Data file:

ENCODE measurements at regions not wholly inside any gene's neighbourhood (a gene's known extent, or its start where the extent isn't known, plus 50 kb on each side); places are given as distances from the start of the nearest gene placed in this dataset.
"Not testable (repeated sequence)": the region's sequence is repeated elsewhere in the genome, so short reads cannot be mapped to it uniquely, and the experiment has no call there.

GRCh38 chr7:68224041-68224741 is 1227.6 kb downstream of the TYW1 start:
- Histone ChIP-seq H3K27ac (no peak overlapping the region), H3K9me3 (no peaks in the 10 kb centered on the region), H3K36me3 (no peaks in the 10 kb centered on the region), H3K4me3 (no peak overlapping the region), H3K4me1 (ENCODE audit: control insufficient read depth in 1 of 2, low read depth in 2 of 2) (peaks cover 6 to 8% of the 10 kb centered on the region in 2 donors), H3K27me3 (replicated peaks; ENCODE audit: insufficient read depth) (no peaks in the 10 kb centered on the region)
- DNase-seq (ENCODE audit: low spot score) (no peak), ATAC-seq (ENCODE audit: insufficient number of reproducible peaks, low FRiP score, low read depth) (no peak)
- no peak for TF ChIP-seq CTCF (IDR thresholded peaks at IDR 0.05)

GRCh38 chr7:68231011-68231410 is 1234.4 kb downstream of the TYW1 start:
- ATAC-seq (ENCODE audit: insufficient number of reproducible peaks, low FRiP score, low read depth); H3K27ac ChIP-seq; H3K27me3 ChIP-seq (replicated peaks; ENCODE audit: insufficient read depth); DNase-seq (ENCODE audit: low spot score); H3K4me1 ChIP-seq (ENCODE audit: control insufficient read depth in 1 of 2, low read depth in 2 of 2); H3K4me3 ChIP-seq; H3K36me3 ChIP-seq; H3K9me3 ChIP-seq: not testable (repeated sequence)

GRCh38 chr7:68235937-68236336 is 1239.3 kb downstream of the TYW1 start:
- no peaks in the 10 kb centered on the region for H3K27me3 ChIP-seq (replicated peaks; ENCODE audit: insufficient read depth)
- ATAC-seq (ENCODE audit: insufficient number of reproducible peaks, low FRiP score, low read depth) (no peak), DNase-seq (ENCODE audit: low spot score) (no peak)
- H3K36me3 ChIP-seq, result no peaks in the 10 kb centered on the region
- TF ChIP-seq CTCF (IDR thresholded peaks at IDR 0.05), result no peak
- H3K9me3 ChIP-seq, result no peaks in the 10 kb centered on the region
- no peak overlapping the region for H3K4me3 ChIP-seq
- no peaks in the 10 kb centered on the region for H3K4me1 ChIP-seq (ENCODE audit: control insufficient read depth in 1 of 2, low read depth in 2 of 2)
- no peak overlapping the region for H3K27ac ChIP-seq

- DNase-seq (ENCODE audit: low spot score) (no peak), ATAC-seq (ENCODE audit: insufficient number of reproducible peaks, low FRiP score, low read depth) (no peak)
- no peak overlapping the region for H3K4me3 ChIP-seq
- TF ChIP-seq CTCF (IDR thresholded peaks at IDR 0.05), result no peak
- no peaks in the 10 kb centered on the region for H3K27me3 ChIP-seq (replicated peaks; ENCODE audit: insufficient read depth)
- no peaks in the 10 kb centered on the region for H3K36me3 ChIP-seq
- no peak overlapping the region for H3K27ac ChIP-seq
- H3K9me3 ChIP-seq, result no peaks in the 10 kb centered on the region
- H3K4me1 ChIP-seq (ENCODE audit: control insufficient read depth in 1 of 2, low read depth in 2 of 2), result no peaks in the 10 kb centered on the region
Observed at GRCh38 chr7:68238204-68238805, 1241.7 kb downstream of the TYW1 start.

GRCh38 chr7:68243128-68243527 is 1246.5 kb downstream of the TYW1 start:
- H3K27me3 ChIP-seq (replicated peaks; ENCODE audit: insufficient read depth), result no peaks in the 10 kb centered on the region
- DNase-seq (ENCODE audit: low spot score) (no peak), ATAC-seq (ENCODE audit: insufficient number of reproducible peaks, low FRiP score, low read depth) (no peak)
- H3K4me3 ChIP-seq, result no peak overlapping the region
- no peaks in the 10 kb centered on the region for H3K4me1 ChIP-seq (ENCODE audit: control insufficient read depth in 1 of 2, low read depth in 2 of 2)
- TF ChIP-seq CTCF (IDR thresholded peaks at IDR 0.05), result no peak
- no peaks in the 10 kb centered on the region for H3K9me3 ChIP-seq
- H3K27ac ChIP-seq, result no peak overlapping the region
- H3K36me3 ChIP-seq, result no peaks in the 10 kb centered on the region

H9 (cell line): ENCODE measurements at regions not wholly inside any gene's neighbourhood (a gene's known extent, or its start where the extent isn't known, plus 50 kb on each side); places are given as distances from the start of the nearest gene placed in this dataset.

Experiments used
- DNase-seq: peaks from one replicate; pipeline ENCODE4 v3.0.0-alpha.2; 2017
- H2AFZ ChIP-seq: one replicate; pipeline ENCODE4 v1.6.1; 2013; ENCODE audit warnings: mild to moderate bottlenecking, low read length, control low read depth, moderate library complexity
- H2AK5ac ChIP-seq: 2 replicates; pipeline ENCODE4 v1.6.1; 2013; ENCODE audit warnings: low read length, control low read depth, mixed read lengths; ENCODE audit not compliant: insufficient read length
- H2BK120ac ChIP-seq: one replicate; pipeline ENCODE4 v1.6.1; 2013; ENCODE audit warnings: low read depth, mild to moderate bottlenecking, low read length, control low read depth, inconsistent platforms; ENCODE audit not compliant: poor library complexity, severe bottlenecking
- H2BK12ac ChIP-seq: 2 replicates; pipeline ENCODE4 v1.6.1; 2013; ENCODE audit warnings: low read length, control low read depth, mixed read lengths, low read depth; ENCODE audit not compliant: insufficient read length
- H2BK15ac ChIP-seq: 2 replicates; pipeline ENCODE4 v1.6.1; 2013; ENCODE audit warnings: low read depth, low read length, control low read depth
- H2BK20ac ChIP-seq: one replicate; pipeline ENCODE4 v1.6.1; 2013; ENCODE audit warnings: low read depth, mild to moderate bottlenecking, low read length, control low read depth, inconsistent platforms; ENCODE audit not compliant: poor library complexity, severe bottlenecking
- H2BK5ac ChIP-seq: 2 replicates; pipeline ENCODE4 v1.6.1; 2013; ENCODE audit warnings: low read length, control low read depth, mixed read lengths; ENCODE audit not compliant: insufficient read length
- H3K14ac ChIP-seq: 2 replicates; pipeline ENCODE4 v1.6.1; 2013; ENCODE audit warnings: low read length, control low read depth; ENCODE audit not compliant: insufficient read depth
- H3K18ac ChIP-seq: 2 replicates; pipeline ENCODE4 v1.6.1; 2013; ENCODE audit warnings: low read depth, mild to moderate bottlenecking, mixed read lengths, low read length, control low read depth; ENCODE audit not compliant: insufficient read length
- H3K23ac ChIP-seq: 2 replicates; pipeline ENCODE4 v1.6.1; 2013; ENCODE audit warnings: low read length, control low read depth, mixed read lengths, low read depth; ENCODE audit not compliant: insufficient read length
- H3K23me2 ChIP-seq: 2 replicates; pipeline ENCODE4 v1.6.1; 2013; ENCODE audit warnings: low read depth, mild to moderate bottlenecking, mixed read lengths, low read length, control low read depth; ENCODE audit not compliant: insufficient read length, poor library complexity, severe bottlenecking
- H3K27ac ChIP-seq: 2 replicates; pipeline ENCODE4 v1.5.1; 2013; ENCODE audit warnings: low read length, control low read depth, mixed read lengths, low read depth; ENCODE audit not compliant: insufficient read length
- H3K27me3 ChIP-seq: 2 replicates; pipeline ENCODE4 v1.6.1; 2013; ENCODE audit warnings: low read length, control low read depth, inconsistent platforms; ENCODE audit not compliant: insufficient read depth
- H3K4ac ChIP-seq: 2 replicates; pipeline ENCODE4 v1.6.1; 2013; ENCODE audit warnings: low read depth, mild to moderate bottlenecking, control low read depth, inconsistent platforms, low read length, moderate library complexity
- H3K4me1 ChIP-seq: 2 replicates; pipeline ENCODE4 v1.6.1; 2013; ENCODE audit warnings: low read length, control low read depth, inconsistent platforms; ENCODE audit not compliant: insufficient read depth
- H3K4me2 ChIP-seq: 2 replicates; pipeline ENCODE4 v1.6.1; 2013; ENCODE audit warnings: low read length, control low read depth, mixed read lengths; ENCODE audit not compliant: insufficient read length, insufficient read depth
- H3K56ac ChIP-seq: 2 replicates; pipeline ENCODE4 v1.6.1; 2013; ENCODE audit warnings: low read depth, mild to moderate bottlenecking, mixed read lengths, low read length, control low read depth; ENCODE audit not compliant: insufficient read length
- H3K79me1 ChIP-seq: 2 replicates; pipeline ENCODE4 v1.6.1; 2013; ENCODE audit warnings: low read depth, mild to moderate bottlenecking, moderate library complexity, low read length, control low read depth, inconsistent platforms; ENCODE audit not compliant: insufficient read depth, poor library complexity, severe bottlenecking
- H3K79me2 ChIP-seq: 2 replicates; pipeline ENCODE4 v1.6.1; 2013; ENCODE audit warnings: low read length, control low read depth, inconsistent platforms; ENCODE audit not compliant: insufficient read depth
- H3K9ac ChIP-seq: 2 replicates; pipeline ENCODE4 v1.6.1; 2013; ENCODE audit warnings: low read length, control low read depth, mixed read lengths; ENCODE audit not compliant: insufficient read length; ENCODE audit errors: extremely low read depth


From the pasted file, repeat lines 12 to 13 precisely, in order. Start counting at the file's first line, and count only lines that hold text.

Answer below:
- H3K36me3 ChIP-seq, result no peaks in the 10 kb centered on the region
- TF ChIP-seq CTCF (IDR thresholded peaks at IDR 0.05), result no peak